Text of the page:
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Special Forces

Once upon a time, "Special Forces" was a taboo subject. In the information age, it seems this trend has stopped. Below are resources for your reading pleasure.

Introducing MSG David Kim Thuma

SF Crest


Dave Thuma was born April 23, 1962, in Troy, Ohio. He graduated from Tecumsek High School and began his career in the United States Army on May 30, 1980. Following completion of Basic Infantry Training and Airborne School he was assigned to the Company A, 2nd Battalion, 325th Parachute Infantry Regiment, 82nd Airborne Division from October 1980 through October 1984. He served as a 4.2” mortar gunner and infantry squad leader and earned the Bronze Star Medal for his actions during Operation Urgent Fury in Granada.

In 1984, Master Sergeant Thuma graduated from the Special Forces Qualification Course as a Heavy Weapons Sergeant and was assigned to the 5th Special Forces Group (Airborne) with further assignment to Special Forces Operational Detachment Alpha 563. He also served as the Weapons Sergeant and Assistant Operations Sergeant with ODA 565 and participated in Operation Safe Passage in Pakistan (where he met his wife Josee). Operation Safe Passage provided valuable assistance to the Afghan populace by teaching them how to recognize and remove the 15 million landmines left behind by the Soviet Union during the war. Led by US Army Special Forces, an international group of volunteers taught the fundamentals of de-mining operations to soldiers, also instructing civilians how to recognize and react to minefields and record and report the mines to the proper authorities. In addition to the training given by the Special Forces, Master Sergeant Thuma and his teammates, also gave a pint of blood each month to the International Red Cross war-wounded hospital.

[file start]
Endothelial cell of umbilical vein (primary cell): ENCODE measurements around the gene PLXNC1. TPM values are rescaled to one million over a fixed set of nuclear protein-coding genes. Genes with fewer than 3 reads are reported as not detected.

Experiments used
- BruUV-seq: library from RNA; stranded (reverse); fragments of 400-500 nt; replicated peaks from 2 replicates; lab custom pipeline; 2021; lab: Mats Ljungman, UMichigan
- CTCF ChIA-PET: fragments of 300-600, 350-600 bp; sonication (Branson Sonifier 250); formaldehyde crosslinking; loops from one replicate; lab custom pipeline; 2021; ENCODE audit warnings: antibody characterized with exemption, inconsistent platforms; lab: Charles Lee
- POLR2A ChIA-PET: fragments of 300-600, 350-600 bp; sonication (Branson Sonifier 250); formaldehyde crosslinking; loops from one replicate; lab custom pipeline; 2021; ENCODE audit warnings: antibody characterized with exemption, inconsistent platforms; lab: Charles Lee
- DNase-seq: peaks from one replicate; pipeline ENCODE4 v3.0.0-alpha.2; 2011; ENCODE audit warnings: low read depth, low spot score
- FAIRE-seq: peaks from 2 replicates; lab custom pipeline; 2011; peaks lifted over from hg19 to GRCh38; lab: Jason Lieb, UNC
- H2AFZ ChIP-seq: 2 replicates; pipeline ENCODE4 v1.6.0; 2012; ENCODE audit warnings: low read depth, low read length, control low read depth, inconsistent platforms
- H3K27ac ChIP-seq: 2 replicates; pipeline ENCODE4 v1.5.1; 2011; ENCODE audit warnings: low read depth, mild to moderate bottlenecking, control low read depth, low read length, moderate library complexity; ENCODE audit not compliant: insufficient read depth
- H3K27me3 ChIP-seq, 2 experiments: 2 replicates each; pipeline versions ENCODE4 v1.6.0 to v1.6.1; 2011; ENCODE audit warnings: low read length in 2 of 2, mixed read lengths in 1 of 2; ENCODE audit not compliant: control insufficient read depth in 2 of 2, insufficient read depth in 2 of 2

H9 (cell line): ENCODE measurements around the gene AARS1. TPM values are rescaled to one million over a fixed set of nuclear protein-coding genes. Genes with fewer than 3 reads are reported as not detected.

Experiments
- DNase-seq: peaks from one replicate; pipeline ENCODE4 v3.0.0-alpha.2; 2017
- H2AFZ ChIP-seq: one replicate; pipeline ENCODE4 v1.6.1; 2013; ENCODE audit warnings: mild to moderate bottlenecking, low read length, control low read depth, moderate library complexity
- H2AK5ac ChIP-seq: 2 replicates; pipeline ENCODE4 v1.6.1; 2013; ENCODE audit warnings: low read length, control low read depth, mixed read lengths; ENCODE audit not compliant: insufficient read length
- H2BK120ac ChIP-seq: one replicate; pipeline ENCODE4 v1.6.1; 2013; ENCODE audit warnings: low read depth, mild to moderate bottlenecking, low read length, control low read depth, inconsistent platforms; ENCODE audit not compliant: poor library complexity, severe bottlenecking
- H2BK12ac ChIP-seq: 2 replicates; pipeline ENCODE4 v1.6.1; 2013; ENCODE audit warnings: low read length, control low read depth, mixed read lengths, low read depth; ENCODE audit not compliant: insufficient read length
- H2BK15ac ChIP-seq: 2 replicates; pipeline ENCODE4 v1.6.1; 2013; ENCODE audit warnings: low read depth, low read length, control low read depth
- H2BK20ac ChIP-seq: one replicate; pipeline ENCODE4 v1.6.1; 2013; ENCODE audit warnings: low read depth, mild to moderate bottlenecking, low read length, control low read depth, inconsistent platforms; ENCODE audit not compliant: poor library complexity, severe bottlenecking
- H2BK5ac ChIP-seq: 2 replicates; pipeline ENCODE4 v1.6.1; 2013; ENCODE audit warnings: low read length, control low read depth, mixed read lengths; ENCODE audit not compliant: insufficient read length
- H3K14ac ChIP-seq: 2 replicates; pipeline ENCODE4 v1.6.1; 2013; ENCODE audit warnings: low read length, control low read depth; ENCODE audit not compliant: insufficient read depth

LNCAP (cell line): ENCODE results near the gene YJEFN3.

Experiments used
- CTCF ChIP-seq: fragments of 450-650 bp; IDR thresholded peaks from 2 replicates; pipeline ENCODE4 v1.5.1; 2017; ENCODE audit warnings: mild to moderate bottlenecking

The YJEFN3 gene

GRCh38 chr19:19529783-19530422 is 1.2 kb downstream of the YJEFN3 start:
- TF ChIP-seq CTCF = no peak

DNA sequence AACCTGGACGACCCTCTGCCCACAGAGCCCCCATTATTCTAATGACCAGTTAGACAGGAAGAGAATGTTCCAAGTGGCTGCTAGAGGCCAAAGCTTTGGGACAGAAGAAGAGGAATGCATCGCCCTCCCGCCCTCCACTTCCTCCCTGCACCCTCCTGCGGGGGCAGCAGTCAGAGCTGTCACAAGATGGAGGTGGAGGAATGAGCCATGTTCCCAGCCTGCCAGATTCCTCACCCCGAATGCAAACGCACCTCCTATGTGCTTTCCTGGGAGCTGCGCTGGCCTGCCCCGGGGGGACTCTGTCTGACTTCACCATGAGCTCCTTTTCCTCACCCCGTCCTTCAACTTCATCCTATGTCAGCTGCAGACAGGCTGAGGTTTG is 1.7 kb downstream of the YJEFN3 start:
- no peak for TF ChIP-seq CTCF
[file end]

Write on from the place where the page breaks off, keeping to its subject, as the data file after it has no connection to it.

Master Sergeant Thuma also participated in Operations Desert Shield/Desert Storm, his second combat tour. After returning from Desert Storm, Master Sergeant Thuma was assigned as the NCO In Charge of the new 5th SFG(A) SCUBA locker facility. Operating on a very limited budget and, without an officer in charge, Master Sergeant Thuma personally sought additional resources from other units on post and organized the entire facility by consolidating the Group’s multi-million dollar amphibious inventory after the wartime deployment. His standard operating procedures established the facility as the model for all Special Forces units. Upon completion of his tour of duty in the 5th SFG(A), he volunteered and was assigned to the US Army John F. Kennedy Special Warfare Center’s Noncommissioned Officer Academy which was eventually renamed and dedicated as the Master Sergeant David K. Thuma Noncommissioned Officer Academy.